You really don’t need to be a clairvoyant to see that the 1990s SL has the potential to increase in value. After all, older generations of the Mercedes-Benz ‘Sportlich-Leicht’ drop-tops have all risen sharply in the last few decades. That surely makes the R129 – to give it its factory designation – as close to a safe bet as it gets with a classic car, right? Well, as ever in life, things are a little more complicated than that. So, before we explore the rewards of owning an R129 – both fiscal and spiritual – we need to take an excursion back to where it all began…
Building upon – or even just replicating – the runaway success of the R107 SL must have seemed pretty daunting. Its near 18-year production span had seen it constantly evolve, keeping it cutting edge and innovative. Thankfully for Mercedes-Benz, however, the team behind the R129 would prove to be nothing short of extraordinary. The stark, some would say brutal, simplicity of the R129’s body design was overseen by Bruno Sacco, with engineering approval granted by Johann Tomforde.
The shape of this new SL was greenlit in 1984 and with its approval came the physical embodiment of Sacco’s clinical design aesthetic. In fact, the famous designer would later pronounce this SL as his ‘most perfect car’; quite the admission from the man responsible for an entire Mercedes-Benz dynasty. Sacco’s work for Mercedes-Benz stretched back to the early 1970s C111 concept supercar but it was his pivotal design for the W126 S-Class that really changed the direction of Mercedes-Benz design forever. He would further define and perfect his elegant theme with the game-changing W201 190 and W124 E-Class. But the SL is seen by many, including the great man, as his crowning achievement.
It wasn’t simply good looks that delineated this new generation of SL, technological boundaries were pushed too. As it was developing behind the scenes at Mercedes-Benz, the world was gripped by the boom in computer technology that arrived in the early to mid-1980s. As a result, computer-assisted marvels such as electronically-controlled ignition, electronically-adjustable adaptive dampers, traction control and airbags would all eventually feature in the R129. This SL was to be a bold statement to the world of what an affluent Mercedes-Benz could achieve and it certainly didn’t disappoint.
SMART & SAFE
For many the party piece in the raft of new innovations developed for the R129 was its electro-hydraulic folding soft-top roof. Alleged to have cost £8.15-million to develop (nearly £19 million today), it was nothing short of a revelation in 1989. The task of putting the roof up when the weather turned inclement had, up to this point, been a source of amusement for the general motorist. It was frankly a pain for most open-top sports car owners. The simple pleasure of avoiding the scramble to get the tonneau open or faffing with clips was profound. At the push of a button the R129’s roof could be erected in under 20 seconds. We take this level of automation for granted today, but thirty years ago, this innovation really did change open-top motoring.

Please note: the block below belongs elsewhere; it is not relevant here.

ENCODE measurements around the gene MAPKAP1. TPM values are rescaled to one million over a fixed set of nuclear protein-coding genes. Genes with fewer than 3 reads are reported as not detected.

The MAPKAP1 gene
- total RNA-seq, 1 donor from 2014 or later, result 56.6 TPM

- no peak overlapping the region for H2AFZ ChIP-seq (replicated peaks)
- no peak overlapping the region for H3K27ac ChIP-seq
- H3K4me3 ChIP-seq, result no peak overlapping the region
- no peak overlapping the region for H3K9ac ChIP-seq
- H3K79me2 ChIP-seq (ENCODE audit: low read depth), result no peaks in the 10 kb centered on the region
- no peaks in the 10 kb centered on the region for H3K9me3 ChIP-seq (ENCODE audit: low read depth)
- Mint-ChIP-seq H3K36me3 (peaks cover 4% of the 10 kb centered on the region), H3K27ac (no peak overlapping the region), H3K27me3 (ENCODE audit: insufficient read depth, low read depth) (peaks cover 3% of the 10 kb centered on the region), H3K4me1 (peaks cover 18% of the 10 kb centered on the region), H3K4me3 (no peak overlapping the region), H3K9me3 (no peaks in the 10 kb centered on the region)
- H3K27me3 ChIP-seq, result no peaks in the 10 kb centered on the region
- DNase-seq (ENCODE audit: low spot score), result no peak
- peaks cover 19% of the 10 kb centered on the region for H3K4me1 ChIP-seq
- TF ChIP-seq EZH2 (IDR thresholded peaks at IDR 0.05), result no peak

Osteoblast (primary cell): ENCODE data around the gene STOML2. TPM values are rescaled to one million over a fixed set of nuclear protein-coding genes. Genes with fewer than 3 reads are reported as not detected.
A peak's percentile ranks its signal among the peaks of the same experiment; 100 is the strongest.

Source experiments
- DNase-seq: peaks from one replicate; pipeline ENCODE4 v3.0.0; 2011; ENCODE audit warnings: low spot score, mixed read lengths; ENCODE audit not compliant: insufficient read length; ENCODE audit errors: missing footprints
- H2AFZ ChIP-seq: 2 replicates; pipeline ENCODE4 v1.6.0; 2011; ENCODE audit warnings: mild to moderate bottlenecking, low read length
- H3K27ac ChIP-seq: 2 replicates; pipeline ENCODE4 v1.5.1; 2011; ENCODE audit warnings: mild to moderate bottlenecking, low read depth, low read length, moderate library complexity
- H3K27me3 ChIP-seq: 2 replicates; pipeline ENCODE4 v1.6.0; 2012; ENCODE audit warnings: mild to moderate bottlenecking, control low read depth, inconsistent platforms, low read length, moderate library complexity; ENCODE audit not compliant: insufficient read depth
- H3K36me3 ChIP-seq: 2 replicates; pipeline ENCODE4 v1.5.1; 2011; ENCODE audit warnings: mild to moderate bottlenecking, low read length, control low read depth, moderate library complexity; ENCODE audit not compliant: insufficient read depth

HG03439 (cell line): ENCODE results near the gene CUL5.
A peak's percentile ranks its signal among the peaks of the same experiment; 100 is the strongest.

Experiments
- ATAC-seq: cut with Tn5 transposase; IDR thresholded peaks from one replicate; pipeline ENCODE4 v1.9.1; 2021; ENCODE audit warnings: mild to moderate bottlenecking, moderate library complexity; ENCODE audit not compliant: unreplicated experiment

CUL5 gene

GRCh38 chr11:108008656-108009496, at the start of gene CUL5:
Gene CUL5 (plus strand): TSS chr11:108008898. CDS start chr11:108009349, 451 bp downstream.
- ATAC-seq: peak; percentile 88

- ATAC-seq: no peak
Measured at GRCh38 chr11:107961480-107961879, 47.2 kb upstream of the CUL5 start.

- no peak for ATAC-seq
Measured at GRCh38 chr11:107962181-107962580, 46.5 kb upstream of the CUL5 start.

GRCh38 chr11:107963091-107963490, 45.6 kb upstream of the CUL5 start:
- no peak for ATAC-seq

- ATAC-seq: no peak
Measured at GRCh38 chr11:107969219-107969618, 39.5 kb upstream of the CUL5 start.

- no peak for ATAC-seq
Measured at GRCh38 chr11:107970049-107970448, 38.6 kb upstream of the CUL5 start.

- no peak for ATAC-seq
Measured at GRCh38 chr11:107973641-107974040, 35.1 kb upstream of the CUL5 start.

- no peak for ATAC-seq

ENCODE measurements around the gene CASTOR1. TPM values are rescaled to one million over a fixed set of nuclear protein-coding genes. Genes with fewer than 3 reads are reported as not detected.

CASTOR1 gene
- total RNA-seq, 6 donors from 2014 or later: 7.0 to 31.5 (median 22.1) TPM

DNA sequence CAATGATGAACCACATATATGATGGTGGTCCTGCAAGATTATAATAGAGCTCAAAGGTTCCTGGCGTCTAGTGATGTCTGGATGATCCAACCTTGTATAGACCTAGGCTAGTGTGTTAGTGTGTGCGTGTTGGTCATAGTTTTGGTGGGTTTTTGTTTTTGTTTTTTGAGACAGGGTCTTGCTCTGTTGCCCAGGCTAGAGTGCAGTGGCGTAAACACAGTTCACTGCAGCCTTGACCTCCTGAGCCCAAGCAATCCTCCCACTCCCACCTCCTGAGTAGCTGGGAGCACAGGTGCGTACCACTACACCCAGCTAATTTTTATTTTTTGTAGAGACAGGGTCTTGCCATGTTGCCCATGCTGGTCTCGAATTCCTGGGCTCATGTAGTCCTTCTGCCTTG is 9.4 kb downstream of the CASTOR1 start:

Cutting-edge tech has only been one of many Mercedes-Benz cornerstones. Another was safety. The R129 raised the bar (quite literally) in this field too. A pre-loaded spring absorber was attached to a discreetly hidden foam-covered steel hoop, placed within the rear deck. Developed by engineer Karl-Heinz Baumann, this bar could be (slowly) manually extended via a button or, more importantly would automatically (rapidly) deploy under certain conditions. Sensors detected when the car was in the process of an un-recoverable roll. If it tilted to 26 degrees with one side of the suspension at maximum rebound, the bar shot up over the rear seats in an astonishing three tenths of a second. In crash tests, with the bar deployed, the R129 not only managed to beat American safety standards for an open-top car of the time, it aced the same test for a saloon.
Not satisfied with this major innovation alone, engineers at Sindelfingen’s research and development division devised an entirely new seat design for the R129. A new integral frame made from magnesium alloy would not only increase the car’s overall torsional rigidity, but would also house a belt pretensioner, height adjuster and retractor. The seat also carried all of the motors for its position adjustment, including the height of the head restraint. So innovative was its design, plus its ability to withstand many times the forces needed in a crash, that 20 separate patents were filled to protect its design. Key engineers involved were honoured, once the car was launched, with the Paul Pietsch Award for safety.
All this innovation wouldn’t come cheap of course. The R129 SL was head and shoulders above its competition in many ways in 1989, but so was its price. The top of the range 500SL retailed in the UK in December 1989 for £58,045 – that’s nearly £150k today. Or in other words £17k more than its closest rival the open-top V12 Jaguar XJS.
Not that this high entry price put customers off. For many it actually added to the SL’s appeal. Princess Di was clearly a fan, as she famously swapped her Jaguar for the new 500SL – much to the annoyance of the British tabloid press. Its bullish pricing made as much of a statement of Mercedes-Benz intent as the car’s architecture and technology. This SL was made to tempt supercar owners out of their Porsches and Ferraris… and it worked. Stuttgart would shift 204,940 of them in 12 years, the majority of which (79,827) were 500SLs.
The R129 would be powered by a myriad of six-, eight- and even 12-cylinder engines, with all but the earliest six-cylinder motors featuring dual-overhead cams and cylinder heads with variable-valve timing. In 1993 the new multi-valve M104 straight-six engine replaced the old single-cam M103 and came in either 2.8-litre or 3.2-litre displacement. These new sizes came with a corresponding change in nomenclature – the first in nearly 50 years – the SL model was now placed in front of the engine size (SL280, SL320 etc.). These next generation engines not only greatly increased horsepower – together with clever redesigns of the combustion chamber – they were also more fuel efficient. Though without a doubt, the engine that really grabbed the headlines was the all-new V12.
BMW had shocked Mercedes-Benz in 1987 with the release of its new 12-cylinder engine powering its flagship 750il. Rather than be outdone by these Bavarian upstarts, Mercedes-Benz developed its own 12-cylinder motor. The resulting 6.0-litre 389bhp M120 engine was heralded as one of the finest mills ever to grace a Mercedes-Benz engine bay. Impressive in factory tune without doubt, but once AMG got its hands on it, automotive alchemy took place. More on that a little later…